Extreme, no? It got worse. This round was so hotly disputed that the two men fighting over the last spoon (it wasn’t the last round, everyone else had already secured a spoon) ended up having a one on one spoons fight – usually how the overall winner is decided. Partly so I could stay safely out of the way, and partly so I could record it for posterity, I have both this and the final on video:

Check out my particularly deep voiced/croaky commentary on the final. There’s a BBC sports job out there for me somewhere…

The sad thing about all this fun was the realisation that most of the people around the Spoons table won’t be there next year. Lots of people in my year are on the two year stream, meaning that they’ll be getting ordained this summer – all the girls & one of the guys will be around and that’s it. It may only be just over a year since my vicar school career began, but already some of us are on the final strait.

The show must go on

The monastic sojourn has ended and I’m back in London with a new appreciation of myself and the amazing group of people I’m privileged to be training with. I also have a speaking voice that’s an octave lower than usual – not thanks to over zealous singing, chanting or Bible reading, but thanks to some kind of autumnal virus.

The dome of the rather lovely Merville chapel.

This virus emerged on our first day in Merville. By Monday morning I was croaking out the words of BCP morning prayer. Normally this would have been a mild inconvenience – I’m a person who does not appreciate their ability to talk being compromised. However, as I mentioned in my pre-Merville post, I was preaching my first ever college sermon on Tuesday morning. A lack of speaking voice would be a major issue.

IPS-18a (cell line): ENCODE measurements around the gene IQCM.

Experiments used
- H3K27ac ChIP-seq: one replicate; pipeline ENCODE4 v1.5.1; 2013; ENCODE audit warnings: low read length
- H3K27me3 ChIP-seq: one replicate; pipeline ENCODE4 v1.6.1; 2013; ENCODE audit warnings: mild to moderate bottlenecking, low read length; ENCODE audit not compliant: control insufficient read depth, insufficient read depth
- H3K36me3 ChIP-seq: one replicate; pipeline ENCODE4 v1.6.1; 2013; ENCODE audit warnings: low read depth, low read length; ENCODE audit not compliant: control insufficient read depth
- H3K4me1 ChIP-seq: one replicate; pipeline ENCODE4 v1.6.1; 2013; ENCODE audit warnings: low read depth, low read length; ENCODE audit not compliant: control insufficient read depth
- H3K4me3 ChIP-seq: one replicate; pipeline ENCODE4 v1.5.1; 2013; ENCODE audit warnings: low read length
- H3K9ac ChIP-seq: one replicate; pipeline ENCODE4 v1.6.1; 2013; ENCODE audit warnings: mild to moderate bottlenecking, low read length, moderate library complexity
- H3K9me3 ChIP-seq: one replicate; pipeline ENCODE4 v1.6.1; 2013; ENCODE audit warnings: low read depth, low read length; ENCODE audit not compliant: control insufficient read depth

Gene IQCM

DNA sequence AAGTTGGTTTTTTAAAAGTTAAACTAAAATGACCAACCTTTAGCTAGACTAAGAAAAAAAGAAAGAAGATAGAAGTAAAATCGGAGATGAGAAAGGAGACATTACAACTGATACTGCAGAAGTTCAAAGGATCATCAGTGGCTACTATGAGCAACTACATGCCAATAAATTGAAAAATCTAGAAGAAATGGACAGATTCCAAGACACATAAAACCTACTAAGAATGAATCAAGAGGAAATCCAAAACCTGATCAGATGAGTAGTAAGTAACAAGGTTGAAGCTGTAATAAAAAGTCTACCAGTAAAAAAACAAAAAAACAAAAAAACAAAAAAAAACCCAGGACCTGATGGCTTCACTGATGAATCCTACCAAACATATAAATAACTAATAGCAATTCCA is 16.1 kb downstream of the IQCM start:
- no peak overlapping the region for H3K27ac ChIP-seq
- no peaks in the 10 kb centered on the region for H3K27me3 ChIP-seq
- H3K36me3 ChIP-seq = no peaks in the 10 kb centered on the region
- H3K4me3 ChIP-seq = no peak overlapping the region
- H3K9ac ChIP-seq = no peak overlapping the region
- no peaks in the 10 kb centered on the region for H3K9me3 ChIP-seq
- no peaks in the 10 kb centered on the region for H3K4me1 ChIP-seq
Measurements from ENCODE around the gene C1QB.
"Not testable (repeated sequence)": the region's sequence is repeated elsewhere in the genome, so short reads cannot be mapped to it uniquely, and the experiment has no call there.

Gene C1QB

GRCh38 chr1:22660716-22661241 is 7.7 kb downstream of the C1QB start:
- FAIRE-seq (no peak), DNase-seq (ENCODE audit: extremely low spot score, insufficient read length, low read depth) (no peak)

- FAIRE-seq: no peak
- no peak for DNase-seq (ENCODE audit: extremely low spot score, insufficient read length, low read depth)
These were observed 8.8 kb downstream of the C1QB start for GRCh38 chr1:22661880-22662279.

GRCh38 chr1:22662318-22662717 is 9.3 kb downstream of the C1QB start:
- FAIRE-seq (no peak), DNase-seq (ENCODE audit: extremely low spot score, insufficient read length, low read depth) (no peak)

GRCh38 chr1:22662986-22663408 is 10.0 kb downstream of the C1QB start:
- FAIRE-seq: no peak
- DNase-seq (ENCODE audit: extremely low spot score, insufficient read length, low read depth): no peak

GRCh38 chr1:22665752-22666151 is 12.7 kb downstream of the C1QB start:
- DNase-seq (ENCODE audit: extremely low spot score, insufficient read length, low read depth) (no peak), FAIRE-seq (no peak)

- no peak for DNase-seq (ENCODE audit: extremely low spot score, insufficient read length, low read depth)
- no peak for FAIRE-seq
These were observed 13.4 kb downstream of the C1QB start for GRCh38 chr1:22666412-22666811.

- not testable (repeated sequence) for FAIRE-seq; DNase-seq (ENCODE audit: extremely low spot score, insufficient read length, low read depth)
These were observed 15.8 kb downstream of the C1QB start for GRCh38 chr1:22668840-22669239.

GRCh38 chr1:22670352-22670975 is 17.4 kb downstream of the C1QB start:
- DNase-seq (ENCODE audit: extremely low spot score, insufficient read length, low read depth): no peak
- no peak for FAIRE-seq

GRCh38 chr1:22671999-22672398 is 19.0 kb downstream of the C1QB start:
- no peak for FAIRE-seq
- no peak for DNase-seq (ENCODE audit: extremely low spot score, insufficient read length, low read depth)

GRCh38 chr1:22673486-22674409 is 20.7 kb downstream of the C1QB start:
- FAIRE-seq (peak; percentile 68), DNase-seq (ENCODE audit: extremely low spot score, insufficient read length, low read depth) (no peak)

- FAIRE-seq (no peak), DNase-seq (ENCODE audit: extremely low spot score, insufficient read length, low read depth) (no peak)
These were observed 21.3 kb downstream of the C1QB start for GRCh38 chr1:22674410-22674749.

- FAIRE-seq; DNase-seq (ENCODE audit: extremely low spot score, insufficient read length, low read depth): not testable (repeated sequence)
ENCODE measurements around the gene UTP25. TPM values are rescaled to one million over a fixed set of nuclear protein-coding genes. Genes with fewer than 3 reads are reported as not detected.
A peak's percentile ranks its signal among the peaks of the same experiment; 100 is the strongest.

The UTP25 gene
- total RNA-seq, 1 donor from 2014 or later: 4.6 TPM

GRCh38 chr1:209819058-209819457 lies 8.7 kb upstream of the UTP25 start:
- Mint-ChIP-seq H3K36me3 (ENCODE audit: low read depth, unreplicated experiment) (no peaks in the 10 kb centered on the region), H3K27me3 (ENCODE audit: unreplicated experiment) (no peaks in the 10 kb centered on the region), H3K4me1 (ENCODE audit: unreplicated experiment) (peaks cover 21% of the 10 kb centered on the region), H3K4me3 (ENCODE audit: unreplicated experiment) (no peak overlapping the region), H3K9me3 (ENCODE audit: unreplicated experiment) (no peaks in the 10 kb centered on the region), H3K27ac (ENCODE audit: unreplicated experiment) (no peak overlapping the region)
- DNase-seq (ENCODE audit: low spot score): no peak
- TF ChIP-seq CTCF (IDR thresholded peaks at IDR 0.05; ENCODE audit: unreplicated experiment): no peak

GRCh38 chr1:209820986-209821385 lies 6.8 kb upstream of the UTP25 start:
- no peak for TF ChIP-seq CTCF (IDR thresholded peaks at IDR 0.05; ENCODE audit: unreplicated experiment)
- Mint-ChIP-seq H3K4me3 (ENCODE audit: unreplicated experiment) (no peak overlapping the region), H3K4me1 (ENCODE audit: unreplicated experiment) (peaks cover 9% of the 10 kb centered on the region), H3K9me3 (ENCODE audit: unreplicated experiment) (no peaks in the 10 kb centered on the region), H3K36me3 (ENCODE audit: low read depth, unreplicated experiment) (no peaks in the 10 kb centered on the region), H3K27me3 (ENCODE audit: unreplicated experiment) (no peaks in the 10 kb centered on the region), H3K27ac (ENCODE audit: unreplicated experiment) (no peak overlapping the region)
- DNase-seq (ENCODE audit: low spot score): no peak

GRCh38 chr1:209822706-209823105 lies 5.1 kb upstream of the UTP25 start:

So, I did the sensible thing of taking to my bed for Monday afternoon; not talking too much; drinking sloe gin to ease my throat; and asking Twitter (& the St George’s faithful) to pray. [Actually, my fellow ordinands prayed lots too. I was stunned that so many of them – when they heard my voice – immediately prayed for me. I’m not sure why this surprised me.] Twitter did pray, but it also suggested a back-up plan:

If my voice completely failed me, I could always do my sermon via mime or, even better, interpretative dance. Hmmm. [As it happens, someone in my year at college is a mime artiste – I think I’ll leave miming sermons up to him…]

On Tuesday morning, I awoke early and tested my voice. There was noise, it was crackly and croaky, but it was something to work with. I got through the sermon, it received positive feedback, and with the pressure over, I took to my bed for most of the rest of the day.

As I commented to a fellow ordinand & fellow child of clergy, it was a valuable lesson in the show must go on. Sometimes, no matter how rubbish you feel, or how little voice you have left, you have to get on with what you’re called to do. Services need to be conducted, sermons have to be preached and pastoral care needs to be provided. Not that I’m suggesting that vicars never get a break, it’s just that sick days aren’t always as easy to take as they might be in an office job.

Also, sometimes you’ll discover two days before you preach that someone else had the same passage as you, and was going to use your main theme just 36 hours prior to your own sermon. By some ridiculous quirk of the worship rota, Daniel 2 was the Old Testament reading for Sunday night’s service, as well as being the designated lectionary reading for both Tuesday (verses 1 – 24) and Wednesday’s (25 – end) morning worship. That’s three sermons on Daniel interpreting Nubuchadnezzar’s dream. Needless to say, the ordinands are now very au fait with Daniel…